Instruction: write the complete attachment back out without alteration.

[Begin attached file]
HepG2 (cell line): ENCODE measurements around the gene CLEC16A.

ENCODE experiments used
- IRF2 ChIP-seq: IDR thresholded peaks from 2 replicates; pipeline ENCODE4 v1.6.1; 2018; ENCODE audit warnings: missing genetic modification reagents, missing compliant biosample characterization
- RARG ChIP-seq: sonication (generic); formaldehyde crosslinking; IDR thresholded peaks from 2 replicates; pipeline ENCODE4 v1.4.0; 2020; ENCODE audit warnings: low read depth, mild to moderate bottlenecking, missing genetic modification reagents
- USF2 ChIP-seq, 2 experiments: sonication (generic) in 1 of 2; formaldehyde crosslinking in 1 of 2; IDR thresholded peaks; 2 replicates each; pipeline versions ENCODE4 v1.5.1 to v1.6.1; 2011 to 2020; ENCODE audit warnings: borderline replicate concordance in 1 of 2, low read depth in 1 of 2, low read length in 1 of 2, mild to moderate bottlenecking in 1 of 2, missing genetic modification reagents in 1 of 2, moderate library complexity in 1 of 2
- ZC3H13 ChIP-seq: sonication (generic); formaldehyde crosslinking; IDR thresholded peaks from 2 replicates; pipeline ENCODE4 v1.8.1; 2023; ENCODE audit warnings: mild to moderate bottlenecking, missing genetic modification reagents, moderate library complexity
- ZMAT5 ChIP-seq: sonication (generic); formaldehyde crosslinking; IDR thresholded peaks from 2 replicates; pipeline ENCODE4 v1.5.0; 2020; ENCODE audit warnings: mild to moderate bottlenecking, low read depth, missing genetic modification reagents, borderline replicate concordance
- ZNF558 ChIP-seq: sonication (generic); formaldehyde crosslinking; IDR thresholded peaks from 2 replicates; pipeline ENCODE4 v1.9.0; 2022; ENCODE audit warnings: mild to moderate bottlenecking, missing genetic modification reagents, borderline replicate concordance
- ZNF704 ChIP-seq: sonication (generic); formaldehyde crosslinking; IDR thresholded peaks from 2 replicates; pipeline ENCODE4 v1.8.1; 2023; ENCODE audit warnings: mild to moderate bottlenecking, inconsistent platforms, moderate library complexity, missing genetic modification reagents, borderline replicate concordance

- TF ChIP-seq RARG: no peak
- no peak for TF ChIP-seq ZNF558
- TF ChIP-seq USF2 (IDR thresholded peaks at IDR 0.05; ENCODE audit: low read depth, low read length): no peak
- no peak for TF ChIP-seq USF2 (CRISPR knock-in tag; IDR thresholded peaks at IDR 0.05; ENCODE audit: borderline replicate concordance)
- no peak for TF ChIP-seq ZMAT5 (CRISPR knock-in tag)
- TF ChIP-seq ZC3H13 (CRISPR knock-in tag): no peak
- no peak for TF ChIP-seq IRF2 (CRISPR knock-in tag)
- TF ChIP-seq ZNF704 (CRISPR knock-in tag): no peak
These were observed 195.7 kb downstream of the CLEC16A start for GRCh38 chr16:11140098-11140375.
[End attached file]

HepG2 (cell line): ENCODE measurements around the gene CLEC16A.

ENCODE experiments used
- IRF2 ChIP-seq: IDR thresholded peaks from 2 replicates; pipeline ENCODE4 v1.6.1; 2018; ENCODE audit warnings: missing genetic modification reagents, missing compliant biosample characterization
- RARG ChIP-seq: sonication (generic); formaldehyde crosslinking; IDR thresholded peaks from 2 replicates; pipeline ENCODE4 v1.4.0; 2020; ENCODE audit warnings: low read depth, mild to moderate bottlenecking, missing genetic modification reagents
- USF2 ChIP-seq, 2 experiments: sonication (generic) in 1 of 2; formaldehyde crosslinking in 1 of 2; IDR thresholded peaks; 2 replicates each; pipeline versions ENCODE4 v1.5.1 to v1.6.1; 2011 to 2020; ENCODE audit warnings: borderline replicate concordance in 1 of 2, low read depth in 1 of 2, low read length in 1 of 2, mild to moderate bottlenecking in 1 of 2, missing genetic modification reagents in 1 of 2, moderate library complexity in 1 of 2
- ZC3H13 ChIP-seq: sonication (generic); formaldehyde crosslinking; IDR thresholded peaks from 2 replicates; pipeline ENCODE4 v1.8.1; 2023; ENCODE audit warnings: mild to moderate bottlenecking, missing genetic modification reagents, moderate library complexity
- ZMAT5 ChIP-seq: sonication (generic); formaldehyde crosslinking; IDR thresholded peaks from 2 replicates; pipeline ENCODE4 v1.5.0; 2020; ENCODE audit warnings: mild to moderate bottlenecking, low read depth, missing genetic modification reagents, borderline replicate concordance
- ZNF558 ChIP-seq: sonication (generic); formaldehyde crosslinking; IDR thresholded peaks from 2 replicates; pipeline ENCODE4 v1.9.0; 2022; ENCODE audit warnings: mild to moderate bottlenecking, missing genetic modification reagents, borderline replicate concordance
- ZNF704 ChIP-seq: sonication (generic); formaldehyde crosslinking; IDR thresholded peaks from 2 replicates; pipeline ENCODE4 v1.8.1; 2023; ENCODE audit warnings: mild to moderate bottlenecking, inconsistent platforms, moderate library complexity, missing genetic modification reagents, borderline replicate concordance

- TF ChIP-seq RARG: no peak
- no peak for TF ChIP-seq ZNF558
- TF ChIP-seq USF2 (IDR thresholded peaks at IDR 0.05; ENCODE audit: low read depth, low read length): no peak
- no peak for TF ChIP-seq USF2 (CRISPR knock-in tag; IDR thresholded peaks at IDR 0.05; ENCODE audit: borderline replicate concordance)
- no peak for TF ChIP-seq ZMAT5 (CRISPR knock-in tag)
- TF ChIP-seq ZC3H13 (CRISPR knock-in tag): no peak
- no peak for TF ChIP-seq IRF2 (CRISPR knock-in tag)
- TF ChIP-seq ZNF704 (CRISPR knock-in tag): no peak
These were observed 195.7 kb downstream of the CLEC16A start for GRCh38 chr16:11140098-11140375.